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Former Nicaraguan President Enrique Bolaños Geyer, a businessman who led the country from 2002 to 2007, saw his predecessor and old running mate locked up for corruption and pushed for the country’s economic development, has died. He was 93. His family said in a statement that Bolaños died late Monday. The cause was not disclosed. Bolaños was born May 13, 1928, in Masaya, was educated in Catholic schools and earned an engineering degree at Saint Louis University. Bolaños took the top spot on the conservative Liberal Party ticket in the 2001 elections and won with 56% of the vote.

News reports say a former factory worker known as “China’s First Shareholder” after he amassed a fortune trading in the country’s infant financial markets starting in the 1980s has died. Business publications cited a statement by Yang Huaiding's family that said he died Sunday at 71. Yang quit a job as a warehouse keeper at a Shanghai ferroalloy factory in 1988 and used his savings of 20,000 yuan ($5,400 at that time) to buy and sell Treasury bonds after the ruling Communist Party began allowing transfer of ownership as part of market-style economic reforms. Yang gained attention after he asked police to protect him while he carried boxes of cash and bonds from one province to another.

The former Big East commissioner John Marinatto has died. His death Saturday was announced by Providence College, his alma mater and the school where he began a long career in college sports. No cause was given. Marinatto was commissioner during a tumultuous period of conference realignment across college sports. At Providence, Marinatto was mentored by future Big East Conference commissioners Dave Gavitt and Mike Tranghese. He replaced Tranghese as the Big East's third commissioner in 2009. Not long after, the conference began to splinter. He resigned in 2012. John Marinatto was 64 years old.



The U.S. death toll from COVID-19 is approaching 600,000, with the virus taking advantage of inequalities across the country. Government health officials say Native Americans, Latinos and Black people are two to three times more likely than whites to die of COVID-19. Also, an Associated Press analysis finds that Latinos are dying at much younger ages than other groups. Among them was Jerry Ramos, a Mexican American restaurant worker who succumbed in California at age 32, his 3-year-old daughter in his thoughts. As he lay dying, he lamented: “I have to be here to watch my princess grow up."

Ned Beatty, the indelible character actor whose first film role as a genial vacationer raped by a backwoodsman in 1972′s “Deliverance” launched him on a long, prolific and accomplished career, has died. He was 83. Beatty’s manager, Deborah Miller, said he died Sunday of natural causes at his home in Los Angeles surrounded by friends and loved ones. After years in regional theater, Beatty was cast in “Deliverance” as Bobby Trippe, the happy-go-lucky member of a male river-boating party terrorized by backwoods thugs. The scene in which Trippe is brutalized became the most memorable in the movie and established Beatty as an actor whose name moviegoers may not have known but whose face they always recognized.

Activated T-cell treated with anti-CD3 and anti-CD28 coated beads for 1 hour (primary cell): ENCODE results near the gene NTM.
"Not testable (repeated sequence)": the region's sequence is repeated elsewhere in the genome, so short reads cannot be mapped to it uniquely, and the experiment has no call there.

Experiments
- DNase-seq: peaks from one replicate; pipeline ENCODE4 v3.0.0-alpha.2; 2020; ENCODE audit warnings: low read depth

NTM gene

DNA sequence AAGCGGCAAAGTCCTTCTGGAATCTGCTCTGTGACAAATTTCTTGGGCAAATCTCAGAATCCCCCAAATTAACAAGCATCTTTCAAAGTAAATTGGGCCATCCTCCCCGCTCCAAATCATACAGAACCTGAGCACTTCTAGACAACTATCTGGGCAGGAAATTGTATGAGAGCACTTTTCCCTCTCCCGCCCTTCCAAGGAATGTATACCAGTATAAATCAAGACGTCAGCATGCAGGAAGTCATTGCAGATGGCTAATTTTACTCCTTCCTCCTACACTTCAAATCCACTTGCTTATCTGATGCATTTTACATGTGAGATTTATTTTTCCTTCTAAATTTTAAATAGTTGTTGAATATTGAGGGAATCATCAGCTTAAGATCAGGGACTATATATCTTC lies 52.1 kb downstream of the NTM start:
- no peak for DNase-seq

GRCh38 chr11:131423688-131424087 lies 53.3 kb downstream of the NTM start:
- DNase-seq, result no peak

Former major league pitcher Jim “Mudcat” Grant has died at age 85. He was the first Black 20-game winner in the American League. He was also a key part of Minnesota’s first World Series team in 1965. The Twins announced Grant’s death. No cause was given. The right-hander spent less than four full seasons of his 14-year major league career with the Twins, but they were his best. He led the AL with 21 wins in 1965, while helping the Twins post a 102-60 record. He won two of three starts in the World Series against the Los Angeles Dodgers.

Michele Gillen, a former South Florida television investigative reporter, has died. She was 66. Longtime friend and producer Marcia Izaguirre confirmed Gillen’s death from natural causes in a Facebook post Friday. Gillen won 39 local Emmys over several decades. Gillen graduated from Emerson College in Boston in 1977 and took a job at a TV station in Bangor, Maine, a short time later. She moved to Miami in 1980 and worked primarily in South Florida for nearly four decades.

Renowned spiritual leader and Native American rights activist Chief Leonard Crow Dog has died at age 78. Indian Country Today reports that the Sicangu Lakota Oyate man died June 6 at Crow Dog’s Paradise on the Rosebud Indian Reservation in South Dakota. Crow Dog attended and spoke at countless rallies, marches and protests over the years. He's credited with helping add the renewal of cultural traditions to the American Indian Movement’s goals. In 1972, he took part in The Trail of Broken Treaties, which included the occupation of the Bureau of Indian Affairs’ headquarters in Washington. He also participated and was arrested in the 1973 occupation at Wounded Knee on the Pine Ridge Reservation,

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